Part of the Museum of the Shenandoah Valley, Glen Burnie was founded in 1774 by Col. James Wood, a Revolutionary War patriot and Governor of Virginia. His son Robert built the home here in 1793. In the early 1800s the Woods united with the Glass family, also of the Winchester area, through marriage. During the Civil War Glen Burnie was occupied, pillaged and ransacked by both sides as Winchester changed hands more than 70 times during the War. During Reconstruction the Glass family rebuilt their fortune through Oklahoma oil industry investments.

During the 1950s Julian Wood Glass Jr. gained the property through inheritance and the purchase of his sibling's shares. He set about restoring Glen Burnie and creating a magnificent home and high society entertainment hub with his partner R. Lee Taylor. Historic Glen Burnie House and Gardens were opened to the public in 1997 after Julian Wood Glass Jr.'s death as a stipulation of his will.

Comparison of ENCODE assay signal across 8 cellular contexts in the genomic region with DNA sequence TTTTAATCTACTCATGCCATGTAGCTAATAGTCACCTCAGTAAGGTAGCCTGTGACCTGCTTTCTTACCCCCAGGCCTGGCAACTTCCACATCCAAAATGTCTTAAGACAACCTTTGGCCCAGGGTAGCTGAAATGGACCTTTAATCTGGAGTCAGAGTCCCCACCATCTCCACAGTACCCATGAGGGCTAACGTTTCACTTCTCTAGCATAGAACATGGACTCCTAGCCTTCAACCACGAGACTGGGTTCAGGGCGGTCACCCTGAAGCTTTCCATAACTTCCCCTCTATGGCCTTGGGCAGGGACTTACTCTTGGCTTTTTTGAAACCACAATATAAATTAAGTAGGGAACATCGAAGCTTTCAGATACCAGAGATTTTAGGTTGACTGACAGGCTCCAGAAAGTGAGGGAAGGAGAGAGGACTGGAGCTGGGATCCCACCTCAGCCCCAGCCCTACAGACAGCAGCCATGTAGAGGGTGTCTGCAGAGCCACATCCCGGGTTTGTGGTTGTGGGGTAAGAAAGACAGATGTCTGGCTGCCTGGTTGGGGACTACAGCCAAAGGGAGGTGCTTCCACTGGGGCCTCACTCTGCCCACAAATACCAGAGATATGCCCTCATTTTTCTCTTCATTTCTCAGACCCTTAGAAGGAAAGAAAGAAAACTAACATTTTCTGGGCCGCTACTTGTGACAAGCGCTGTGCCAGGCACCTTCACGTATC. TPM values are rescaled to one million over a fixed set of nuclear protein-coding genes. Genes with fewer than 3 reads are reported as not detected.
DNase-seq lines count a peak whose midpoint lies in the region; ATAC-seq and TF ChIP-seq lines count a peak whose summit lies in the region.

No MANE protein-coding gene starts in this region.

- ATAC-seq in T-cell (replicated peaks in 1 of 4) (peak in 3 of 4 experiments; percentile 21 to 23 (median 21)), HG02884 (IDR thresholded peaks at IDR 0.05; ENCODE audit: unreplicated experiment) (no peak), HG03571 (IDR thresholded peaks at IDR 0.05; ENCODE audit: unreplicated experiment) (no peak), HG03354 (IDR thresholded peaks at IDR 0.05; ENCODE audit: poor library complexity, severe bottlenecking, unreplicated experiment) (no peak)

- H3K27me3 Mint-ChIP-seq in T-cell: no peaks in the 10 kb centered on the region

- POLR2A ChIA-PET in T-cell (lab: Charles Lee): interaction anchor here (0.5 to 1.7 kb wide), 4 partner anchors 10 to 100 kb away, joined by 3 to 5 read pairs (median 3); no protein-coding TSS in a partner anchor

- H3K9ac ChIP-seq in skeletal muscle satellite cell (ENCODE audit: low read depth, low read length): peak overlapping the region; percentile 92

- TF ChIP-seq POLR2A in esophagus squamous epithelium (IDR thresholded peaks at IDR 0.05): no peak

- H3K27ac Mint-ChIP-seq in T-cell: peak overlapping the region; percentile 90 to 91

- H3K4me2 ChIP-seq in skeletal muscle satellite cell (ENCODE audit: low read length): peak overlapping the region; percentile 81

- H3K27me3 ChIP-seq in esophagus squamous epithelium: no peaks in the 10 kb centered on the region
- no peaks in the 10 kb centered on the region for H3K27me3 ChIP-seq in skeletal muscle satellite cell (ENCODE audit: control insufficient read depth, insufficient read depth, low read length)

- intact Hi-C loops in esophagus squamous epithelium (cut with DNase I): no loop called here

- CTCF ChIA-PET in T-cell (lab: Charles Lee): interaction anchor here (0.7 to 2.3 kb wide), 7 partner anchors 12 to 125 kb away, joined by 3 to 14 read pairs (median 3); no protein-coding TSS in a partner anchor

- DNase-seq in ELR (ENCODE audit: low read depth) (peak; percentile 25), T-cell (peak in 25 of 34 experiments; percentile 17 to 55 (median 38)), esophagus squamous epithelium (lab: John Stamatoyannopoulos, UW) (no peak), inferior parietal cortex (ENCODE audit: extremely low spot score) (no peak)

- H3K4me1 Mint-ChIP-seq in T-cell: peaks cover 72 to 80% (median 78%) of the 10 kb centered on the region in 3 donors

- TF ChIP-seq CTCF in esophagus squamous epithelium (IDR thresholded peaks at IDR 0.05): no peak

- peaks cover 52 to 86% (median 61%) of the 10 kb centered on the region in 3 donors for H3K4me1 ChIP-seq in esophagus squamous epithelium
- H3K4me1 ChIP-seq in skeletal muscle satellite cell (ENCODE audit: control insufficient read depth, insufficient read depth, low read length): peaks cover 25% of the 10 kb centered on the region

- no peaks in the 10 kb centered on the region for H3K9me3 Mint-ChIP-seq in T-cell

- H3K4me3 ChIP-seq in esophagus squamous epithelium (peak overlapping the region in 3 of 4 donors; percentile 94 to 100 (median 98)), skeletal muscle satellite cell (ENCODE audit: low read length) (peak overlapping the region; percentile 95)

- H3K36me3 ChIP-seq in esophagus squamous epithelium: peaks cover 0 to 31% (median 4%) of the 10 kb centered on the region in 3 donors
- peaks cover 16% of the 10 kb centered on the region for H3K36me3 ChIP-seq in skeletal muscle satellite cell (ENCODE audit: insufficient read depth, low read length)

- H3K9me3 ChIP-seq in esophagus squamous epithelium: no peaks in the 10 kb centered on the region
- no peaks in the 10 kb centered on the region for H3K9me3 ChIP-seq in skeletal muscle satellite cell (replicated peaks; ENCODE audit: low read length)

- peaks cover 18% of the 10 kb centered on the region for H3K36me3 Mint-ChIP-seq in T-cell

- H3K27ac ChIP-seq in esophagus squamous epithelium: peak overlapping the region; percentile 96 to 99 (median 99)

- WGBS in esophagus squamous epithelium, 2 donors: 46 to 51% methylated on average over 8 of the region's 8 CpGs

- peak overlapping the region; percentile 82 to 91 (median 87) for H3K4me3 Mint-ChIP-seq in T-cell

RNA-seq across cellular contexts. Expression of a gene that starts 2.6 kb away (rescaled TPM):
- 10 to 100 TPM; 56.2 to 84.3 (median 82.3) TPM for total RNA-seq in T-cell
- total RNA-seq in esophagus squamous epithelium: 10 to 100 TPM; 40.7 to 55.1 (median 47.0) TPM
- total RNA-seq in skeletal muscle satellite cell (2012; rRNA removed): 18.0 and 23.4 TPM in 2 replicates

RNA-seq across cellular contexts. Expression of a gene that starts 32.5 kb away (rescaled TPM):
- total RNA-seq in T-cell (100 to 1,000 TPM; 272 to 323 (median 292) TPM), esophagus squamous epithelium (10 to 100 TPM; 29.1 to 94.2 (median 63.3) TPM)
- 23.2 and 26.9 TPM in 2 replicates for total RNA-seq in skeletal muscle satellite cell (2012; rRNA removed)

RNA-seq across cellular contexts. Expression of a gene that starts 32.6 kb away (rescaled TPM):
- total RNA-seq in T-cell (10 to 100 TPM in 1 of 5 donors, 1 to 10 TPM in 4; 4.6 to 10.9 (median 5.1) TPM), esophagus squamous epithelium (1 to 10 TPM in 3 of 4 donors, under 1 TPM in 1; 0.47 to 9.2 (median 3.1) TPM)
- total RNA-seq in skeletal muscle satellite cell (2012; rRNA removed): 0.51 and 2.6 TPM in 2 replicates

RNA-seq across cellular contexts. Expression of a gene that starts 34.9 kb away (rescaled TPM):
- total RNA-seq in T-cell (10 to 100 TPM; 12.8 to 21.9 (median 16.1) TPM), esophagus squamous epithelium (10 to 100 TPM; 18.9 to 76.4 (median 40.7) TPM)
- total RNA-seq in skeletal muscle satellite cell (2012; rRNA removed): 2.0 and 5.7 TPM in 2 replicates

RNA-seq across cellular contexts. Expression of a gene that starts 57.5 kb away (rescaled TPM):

Historic Glen Burnie features a self-guided tour of the house and gardens as well as special events and exhibits. The Museum of the Shenandoah Valley hosts events here, and the historic property is available for private events. A walking tour of the property features seven acres of gardens, statues and an outdoor picnic area. Admission to Historic Glen Burnie is included with admission to the Museum of the Shenandoah Valley.

Pictured at the top: The back or carriage-side entrance of Glen Burnie House that was built in 1793 by Robert Wood, son of Col. James Wood, patriot and Governor of Virginia.

glen burnie drawing room

The drawing room at Glen Burnie opens to a terrace garden through French doors.

glen burnie cobblestone garden

Cobblestone paths wind through the Glen Burnie Gardens.

glen burnie sculpture garden

Glen Burnie has a flower and sculpture garden.

glen burnie pink pagoda

The Pink Pagoda offers a nice place to sit and relax and enjoy the views.

Historical Photo

Glen Burnie Winchester

Glen Burnie, Winchester, Frederick County, Virginia, 1935 (Library of Congress) Glen Burnie House was indeed a scary-looking place before its renovation by Julian Wood Glass Jr. and his partner R. Lee Taylor.